Subsections

Surfaces

Introduction

The purpose of this lab is to acquaint you with some common three-dimensional shapes.

Background

Three-dimensional curves can be entered as a function (or functions) of two variables or as an expression.
>with(plots):
>f:=(x,y)->25-x^2+1/300*y^4-y^2;
>blob:=z=x^2+3.7*y^2-100;
>plot3d(f(x,y),x=-10..10,y=-15..15,axes=boxed);
>implicitplot3d([f(x,y)=z,blob],x=-10..10,y=-15..15,z=-200..200,axes=boxed,
numpoints=4000,style=[patchnogrid,wireframe],color=[pink,blue]);

Remember the definition of a function when entering your shape. For example, the sphere can be entered as two functions or as one implicit expression.
>f:=(x,y)->sqrt(-x^2-y^2+1);g:=(x,y)->-sqrt(-x^2-y^2+1);
>plot3d({f(x,y),g(x,y)},x=-1..1,y=-1..1,numpoints=15000,scaling=constrained,
style=patchnogrid,axes=boxed);
>h:=x^2+y^2+z^2=1;
>implicitplot3d(h,x=-1..1,y=-1..1,z=-1..1,axes=boxed);

To look at the cross-section of the sphere you cut the sphere along a plane - i.e. you hold a variable constant. So the intersection of the sphere and the plane is:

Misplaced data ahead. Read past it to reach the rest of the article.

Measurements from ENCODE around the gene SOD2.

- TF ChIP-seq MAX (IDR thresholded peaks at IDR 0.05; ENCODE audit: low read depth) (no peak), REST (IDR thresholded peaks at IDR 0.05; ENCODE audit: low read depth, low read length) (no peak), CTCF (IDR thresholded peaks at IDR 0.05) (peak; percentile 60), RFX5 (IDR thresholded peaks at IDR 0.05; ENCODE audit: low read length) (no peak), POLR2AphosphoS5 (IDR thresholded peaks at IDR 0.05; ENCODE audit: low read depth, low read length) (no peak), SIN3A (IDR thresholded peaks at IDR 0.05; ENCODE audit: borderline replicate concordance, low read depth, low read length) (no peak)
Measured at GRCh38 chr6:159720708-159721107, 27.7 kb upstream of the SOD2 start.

> implicitplot(subs(z=1/2,h),x=-1..1,y=-1..1);

Notice that the plot is a two-dimensional circle. To intersect vertical planes hold the or constant.
> implicitplot({subs(x=0,h),subs(x=1/3,h)},y=-1..1,z=-1..1,labels=[y,z]);

Other three-dimensional shapes can be made from known conic sections. A few of these will be analyzed in the exercises.

Exercises

(Note: In all plots include the option scaling=constrained).
1. For the given equations below, plot 2 two-dimensional level curves parallel to the plane and then plot 2 two-dimensional cross sections in the plane and then the plane. State the shapes for each 2-d graph.Then identify the type or shape of the quadric surface, ie. a sphere, cylinder, cone, elliptic cone, paraboloid, elliptic parabaloid, ellipsoid, hyperboloid of one sheet, hyperboloid of two sheets, or a hyperbolic parabaloid (saddle). Once you have determined the shape of the surface, supply a three dimensional plot to support your conclusion.
a)

b)

c)